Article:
Metro Weekly

John Kerry announces post-DOMA visa policy for same-sex couples

John Kerry london.jpg

In a policy change announced Friday by Secretary of State John Kerry, the United States will begin processing visa applications for same-sex couples effective immediately. 

“If you are the spouse of a U.S. citizen, your visa application will be treated equally. If you are the spouse of a non-citizen, your visa application will be treated equally. And if you are in a country that doesn’t recognize your same-sex marriage, then your visa application will still be treated equally at every single one of our 222 visa processing centers around the world,” Kerry said during an appearance at the U.S. embassy in London. 

The announcement is the latest repercussion following the Supreme Court’s June decision striking down Section 3 of the federal Defense of Marriage Act, defining marriage as between a man and a woman. 

“Now, as long as a marriage has been performed in a jurisdiction that recognizes it so that it is legal, then that marriage is valid under U.S. immigration laws, and every married couple will be treated exactly the same, and that is what we believe is appropriate,” Kerry added.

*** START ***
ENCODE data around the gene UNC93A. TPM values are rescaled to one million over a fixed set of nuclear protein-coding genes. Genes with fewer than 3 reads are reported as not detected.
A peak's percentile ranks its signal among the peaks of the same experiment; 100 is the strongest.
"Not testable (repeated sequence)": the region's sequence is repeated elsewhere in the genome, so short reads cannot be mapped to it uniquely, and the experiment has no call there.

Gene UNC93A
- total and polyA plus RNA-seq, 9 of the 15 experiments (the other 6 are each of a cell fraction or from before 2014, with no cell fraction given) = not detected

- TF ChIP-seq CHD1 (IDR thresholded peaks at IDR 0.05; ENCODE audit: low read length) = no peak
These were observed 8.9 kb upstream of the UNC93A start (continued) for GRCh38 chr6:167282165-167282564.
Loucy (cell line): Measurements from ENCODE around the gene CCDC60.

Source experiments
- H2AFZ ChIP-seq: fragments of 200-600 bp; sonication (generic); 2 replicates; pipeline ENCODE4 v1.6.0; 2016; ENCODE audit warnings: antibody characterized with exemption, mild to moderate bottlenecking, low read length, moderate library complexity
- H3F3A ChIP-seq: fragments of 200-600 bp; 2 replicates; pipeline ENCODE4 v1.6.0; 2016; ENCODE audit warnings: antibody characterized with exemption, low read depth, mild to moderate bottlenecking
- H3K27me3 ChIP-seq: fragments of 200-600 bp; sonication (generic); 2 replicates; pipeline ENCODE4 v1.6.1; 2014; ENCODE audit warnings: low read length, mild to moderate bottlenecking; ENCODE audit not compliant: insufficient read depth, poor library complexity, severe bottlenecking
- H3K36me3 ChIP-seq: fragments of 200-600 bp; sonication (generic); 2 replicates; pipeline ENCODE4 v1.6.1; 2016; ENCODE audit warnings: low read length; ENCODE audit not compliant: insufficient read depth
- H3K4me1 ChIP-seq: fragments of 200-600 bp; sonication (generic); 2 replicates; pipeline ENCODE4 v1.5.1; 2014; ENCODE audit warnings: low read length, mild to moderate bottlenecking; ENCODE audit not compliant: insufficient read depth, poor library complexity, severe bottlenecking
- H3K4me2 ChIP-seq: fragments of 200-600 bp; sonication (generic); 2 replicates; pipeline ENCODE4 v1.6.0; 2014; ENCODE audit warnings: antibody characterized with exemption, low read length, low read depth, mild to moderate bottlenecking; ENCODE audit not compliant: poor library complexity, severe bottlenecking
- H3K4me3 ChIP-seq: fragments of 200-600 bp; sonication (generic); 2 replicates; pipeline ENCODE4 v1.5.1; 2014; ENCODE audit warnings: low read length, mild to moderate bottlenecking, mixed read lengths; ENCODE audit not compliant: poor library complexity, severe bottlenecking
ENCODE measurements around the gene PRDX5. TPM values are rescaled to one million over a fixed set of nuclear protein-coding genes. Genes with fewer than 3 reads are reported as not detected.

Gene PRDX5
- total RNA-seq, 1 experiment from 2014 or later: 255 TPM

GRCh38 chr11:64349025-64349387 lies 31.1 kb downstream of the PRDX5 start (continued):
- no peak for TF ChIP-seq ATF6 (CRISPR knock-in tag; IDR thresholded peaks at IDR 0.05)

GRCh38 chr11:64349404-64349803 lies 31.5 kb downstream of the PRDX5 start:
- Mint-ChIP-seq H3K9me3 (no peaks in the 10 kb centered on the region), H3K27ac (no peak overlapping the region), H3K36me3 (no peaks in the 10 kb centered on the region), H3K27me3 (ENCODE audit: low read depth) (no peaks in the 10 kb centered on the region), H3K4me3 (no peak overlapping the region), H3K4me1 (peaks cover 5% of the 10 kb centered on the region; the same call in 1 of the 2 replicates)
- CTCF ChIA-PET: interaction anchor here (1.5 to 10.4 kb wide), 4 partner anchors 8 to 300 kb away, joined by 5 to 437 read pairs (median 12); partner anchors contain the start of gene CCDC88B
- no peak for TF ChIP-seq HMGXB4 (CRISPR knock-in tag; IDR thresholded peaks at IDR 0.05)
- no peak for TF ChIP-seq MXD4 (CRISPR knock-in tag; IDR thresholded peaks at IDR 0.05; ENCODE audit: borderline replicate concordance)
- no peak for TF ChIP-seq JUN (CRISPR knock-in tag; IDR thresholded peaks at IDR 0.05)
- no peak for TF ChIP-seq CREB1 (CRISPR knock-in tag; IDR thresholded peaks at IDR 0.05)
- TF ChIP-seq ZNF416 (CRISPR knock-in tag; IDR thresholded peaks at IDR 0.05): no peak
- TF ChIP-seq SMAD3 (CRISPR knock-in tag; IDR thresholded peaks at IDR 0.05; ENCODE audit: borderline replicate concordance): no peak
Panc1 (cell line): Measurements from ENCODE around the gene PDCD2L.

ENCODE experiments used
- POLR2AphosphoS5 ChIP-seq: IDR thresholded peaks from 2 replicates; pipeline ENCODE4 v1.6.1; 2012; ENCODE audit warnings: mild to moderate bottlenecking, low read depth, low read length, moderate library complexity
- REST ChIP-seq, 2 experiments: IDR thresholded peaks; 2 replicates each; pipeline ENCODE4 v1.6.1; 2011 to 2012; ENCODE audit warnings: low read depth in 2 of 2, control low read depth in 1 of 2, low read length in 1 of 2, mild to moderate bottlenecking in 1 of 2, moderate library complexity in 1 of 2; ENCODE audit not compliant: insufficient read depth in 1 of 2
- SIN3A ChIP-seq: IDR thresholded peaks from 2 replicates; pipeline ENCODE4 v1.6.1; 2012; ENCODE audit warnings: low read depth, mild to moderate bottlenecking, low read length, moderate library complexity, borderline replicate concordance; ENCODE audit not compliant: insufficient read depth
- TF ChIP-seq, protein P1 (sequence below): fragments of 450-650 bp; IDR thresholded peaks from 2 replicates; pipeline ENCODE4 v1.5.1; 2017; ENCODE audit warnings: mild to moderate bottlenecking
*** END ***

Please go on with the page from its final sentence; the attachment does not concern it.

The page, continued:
According to Freedom to Marry, sixteen countries permit same-sex marriage — Netherlands, Belgium, Spain, Canada, South Africa, Norway, Sweden, Portugal, Iceland, Argentina, Denmark, France, Brazil, New Zealand, Uruguay and Britain — while certain regions of the U.S. and Mexico also allow same-sex couples the right to marry. 

The new State Department policy will also impact the children of the foreign national spouse by considering them “step-children” of the parent who is a U.S. citizen. 

“One of our most important exports by far is America’s belief in the equality of all people,” Kerry said. “Today, the State Department, which has always been at the forefront of equality in the federal government, I’m proud to say, is tearing down an unjust and an unfair barrier that for too long stood in the way of same-sex families being able to travel as a family to the United States.” 

The announcement comes after the Senate confirmed by a unanimous voice vote Thursday four new out ambassadors. John Berry was confirmed as the ambassador to Australia, marking the first out ambassador to a G-20 country, Daniel Baer was confirmed to the Organization for Security and Co-operation in Europe, Rufus Gifford as ambassador to Denmark and James Costos as Ambassador to Spain. The Senate also confirmed President Barack Obama’s nominee for assistant attorney general of the Justice Department’s Civil Division, Stuart Delery.

[Photo: John Kerry announces new State Department visa policy for same-sex couples at the U.S. Embassy in London. Credit: U.S. State Department.]

Justin Snow is Metro Weekly's former political editor and White House correspondent. Follow him on Twitter @JustinCSnow.